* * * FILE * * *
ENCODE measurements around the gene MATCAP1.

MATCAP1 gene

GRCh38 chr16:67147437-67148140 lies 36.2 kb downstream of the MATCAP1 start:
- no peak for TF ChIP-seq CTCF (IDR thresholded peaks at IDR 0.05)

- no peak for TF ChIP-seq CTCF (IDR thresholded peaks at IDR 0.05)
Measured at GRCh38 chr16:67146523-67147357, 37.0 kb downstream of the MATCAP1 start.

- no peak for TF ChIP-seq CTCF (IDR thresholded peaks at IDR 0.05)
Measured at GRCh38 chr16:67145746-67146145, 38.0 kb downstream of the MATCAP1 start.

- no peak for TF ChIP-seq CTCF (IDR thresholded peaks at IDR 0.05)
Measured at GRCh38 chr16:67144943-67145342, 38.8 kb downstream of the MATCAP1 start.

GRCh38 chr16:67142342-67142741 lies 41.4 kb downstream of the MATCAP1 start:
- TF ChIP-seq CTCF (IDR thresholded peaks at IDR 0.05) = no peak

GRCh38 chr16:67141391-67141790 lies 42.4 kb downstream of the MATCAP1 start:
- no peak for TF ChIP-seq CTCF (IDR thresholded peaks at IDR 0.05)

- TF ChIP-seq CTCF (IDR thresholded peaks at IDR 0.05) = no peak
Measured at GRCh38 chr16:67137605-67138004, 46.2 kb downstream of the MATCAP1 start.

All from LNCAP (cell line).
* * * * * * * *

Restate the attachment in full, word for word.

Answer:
ENCODE measurements around the gene MATCAP1.

MATCAP1 gene

GRCh38 chr16:67147437-67148140 lies 36.2 kb downstream of the MATCAP1 start:
- no peak for TF ChIP-seq CTCF (IDR thresholded peaks at IDR 0.05)

- no peak for TF ChIP-seq CTCF (IDR thresholded peaks at IDR 0.05)
Measured at GRCh38 chr16:67146523-67147357, 37.0 kb downstream of the MATCAP1 start.

- no peak for TF ChIP-seq CTCF (IDR thresholded peaks at IDR 0.05)
Measured at GRCh38 chr16:67145746-67146145, 38.0 kb downstream of the MATCAP1 start.

- no peak for TF ChIP-seq CTCF (IDR thresholded peaks at IDR 0.05)
Measured at GRCh38 chr16:67144943-67145342, 38.8 kb downstream of the MATCAP1 start.

GRCh38 chr16:67142342-67142741 lies 41.4 kb downstream of the MATCAP1 start:
- TF ChIP-seq CTCF (IDR thresholded peaks at IDR 0.05) = no peak

GRCh38 chr16:67141391-67141790 lies 42.4 kb downstream of the MATCAP1 start:
- no peak for TF ChIP-seq CTCF (IDR thresholded peaks at IDR 0.05)

- TF ChIP-seq CTCF (IDR thresholded peaks at IDR 0.05) = no peak
Measured at GRCh38 chr16:67137605-67138004, 46.2 kb downstream of the MATCAP1 start.

All from LNCAP (cell line).